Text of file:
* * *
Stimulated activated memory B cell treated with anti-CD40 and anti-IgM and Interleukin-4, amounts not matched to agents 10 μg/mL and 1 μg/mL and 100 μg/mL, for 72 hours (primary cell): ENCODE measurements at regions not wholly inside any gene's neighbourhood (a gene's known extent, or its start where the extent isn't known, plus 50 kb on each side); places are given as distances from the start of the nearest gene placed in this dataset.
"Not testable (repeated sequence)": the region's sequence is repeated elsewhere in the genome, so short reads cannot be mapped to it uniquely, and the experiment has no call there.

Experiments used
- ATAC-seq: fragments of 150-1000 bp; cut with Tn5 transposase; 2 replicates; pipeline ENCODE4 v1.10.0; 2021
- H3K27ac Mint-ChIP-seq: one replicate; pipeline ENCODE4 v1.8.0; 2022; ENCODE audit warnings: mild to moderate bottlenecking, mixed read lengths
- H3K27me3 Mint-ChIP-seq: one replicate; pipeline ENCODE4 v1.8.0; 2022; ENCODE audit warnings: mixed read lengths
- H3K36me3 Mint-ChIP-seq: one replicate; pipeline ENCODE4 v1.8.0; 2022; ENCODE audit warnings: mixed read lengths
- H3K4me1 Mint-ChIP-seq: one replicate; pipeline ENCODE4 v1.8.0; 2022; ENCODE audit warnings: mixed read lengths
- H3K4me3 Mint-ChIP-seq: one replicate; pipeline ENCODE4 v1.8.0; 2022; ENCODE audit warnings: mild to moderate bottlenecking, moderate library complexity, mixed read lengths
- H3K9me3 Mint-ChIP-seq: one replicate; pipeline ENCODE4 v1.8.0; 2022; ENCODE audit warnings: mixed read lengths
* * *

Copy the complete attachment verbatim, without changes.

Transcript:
Stimulated activated memory B cell treated with anti-CD40 and anti-IgM and Interleukin-4, amounts not matched to agents 10 μg/mL and 1 μg/mL and 100 μg/mL, for 72 hours (primary cell): ENCODE measurements at regions not wholly inside any gene's neighbourhood (a gene's known extent, or its start where the extent isn't known, plus 50 kb on each side); places are given as distances from the start of the nearest gene placed in this dataset.
"Not testable (repeated sequence)": the region's sequence is repeated elsewhere in the genome, so short reads cannot be mapped to it uniquely, and the experiment has no call there.

Experiments used
- ATAC-seq: fragments of 150-1000 bp; cut with Tn5 transposase; 2 replicates; pipeline ENCODE4 v1.10.0; 2021
- H3K27ac Mint-ChIP-seq: one replicate; pipeline ENCODE4 v1.8.0; 2022; ENCODE audit warnings: mild to moderate bottlenecking, mixed read lengths
- H3K27me3 Mint-ChIP-seq: one replicate; pipeline ENCODE4 v1.8.0; 2022; ENCODE audit warnings: mixed read lengths
- H3K36me3 Mint-ChIP-seq: one replicate; pipeline ENCODE4 v1.8.0; 2022; ENCODE audit warnings: mixed read lengths
- H3K4me1 Mint-ChIP-seq: one replicate; pipeline ENCODE4 v1.8.0; 2022; ENCODE audit warnings: mixed read lengths
- H3K4me3 Mint-ChIP-seq: one replicate; pipeline ENCODE4 v1.8.0; 2022; ENCODE audit warnings: mild to moderate bottlenecking, moderate library complexity, mixed read lengths
- H3K9me3 Mint-ChIP-seq: one replicate; pipeline ENCODE4 v1.8.0; 2022; ENCODE audit warnings: mixed read lengths